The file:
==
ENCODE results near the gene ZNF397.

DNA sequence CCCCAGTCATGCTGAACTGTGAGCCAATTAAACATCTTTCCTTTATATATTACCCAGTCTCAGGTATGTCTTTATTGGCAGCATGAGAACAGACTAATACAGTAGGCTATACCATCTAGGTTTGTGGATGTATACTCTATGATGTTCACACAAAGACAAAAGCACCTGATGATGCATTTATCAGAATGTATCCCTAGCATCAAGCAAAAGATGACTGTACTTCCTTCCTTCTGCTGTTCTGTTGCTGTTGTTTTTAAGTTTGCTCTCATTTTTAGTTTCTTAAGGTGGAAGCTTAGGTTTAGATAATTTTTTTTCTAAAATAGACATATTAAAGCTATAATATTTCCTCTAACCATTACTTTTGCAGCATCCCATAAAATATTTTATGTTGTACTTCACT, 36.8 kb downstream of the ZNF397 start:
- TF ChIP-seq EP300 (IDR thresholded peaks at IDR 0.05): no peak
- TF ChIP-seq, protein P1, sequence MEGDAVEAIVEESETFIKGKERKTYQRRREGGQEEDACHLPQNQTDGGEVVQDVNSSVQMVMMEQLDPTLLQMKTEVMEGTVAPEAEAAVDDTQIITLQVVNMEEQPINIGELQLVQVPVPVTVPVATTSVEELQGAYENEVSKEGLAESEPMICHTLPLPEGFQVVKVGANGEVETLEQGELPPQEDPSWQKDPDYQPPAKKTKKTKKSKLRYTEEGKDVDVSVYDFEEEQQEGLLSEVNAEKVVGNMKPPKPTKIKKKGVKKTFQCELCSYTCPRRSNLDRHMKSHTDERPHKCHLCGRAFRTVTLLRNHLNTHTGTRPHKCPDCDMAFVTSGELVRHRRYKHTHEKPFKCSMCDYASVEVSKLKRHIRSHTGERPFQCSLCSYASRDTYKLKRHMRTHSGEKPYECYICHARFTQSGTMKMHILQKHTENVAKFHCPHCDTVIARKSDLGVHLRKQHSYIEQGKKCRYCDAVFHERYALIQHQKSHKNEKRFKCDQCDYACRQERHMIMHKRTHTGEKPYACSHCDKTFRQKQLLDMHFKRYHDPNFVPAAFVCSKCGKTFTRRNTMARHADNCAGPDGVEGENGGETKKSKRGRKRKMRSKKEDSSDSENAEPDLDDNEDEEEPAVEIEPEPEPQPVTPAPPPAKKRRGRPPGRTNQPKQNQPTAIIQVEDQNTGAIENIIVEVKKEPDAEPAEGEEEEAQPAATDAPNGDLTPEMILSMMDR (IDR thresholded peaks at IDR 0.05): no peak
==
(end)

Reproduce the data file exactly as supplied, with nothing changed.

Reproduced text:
ENCODE results near the gene ZNF397.

DNA sequence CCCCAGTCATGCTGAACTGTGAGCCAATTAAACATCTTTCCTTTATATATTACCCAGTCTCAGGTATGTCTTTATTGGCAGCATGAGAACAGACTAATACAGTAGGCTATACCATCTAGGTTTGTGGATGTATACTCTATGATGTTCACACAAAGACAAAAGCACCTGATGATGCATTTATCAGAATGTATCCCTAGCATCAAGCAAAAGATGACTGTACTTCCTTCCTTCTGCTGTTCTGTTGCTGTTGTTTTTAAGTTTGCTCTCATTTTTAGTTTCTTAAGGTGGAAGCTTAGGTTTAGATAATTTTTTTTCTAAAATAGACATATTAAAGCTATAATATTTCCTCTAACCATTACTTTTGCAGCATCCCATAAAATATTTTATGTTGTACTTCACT, 36.8 kb downstream of the ZNF397 start:
- TF ChIP-seq EP300 (IDR thresholded peaks at IDR 0.05): no peak
- TF ChIP-seq, protein P1, sequence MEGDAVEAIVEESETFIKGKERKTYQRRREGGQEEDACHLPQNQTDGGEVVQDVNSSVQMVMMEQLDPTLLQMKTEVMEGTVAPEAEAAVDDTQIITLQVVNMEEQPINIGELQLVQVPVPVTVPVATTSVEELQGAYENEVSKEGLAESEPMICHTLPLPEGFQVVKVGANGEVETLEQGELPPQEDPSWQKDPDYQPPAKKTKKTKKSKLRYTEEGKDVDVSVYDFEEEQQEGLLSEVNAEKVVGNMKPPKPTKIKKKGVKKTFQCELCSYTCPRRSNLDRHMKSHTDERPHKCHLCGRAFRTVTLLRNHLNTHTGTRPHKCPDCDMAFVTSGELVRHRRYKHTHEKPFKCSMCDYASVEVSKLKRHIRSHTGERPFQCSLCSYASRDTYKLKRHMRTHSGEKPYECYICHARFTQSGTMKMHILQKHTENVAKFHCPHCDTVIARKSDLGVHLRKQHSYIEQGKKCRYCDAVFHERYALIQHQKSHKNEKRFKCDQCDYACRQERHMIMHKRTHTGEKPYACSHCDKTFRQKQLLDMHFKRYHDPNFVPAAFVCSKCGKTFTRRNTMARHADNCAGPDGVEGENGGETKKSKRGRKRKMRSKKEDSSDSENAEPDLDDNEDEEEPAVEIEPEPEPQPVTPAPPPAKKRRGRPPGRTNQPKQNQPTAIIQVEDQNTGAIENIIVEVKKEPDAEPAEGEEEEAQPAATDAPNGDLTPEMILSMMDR (IDR thresholded peaks at IDR 0.05): no peak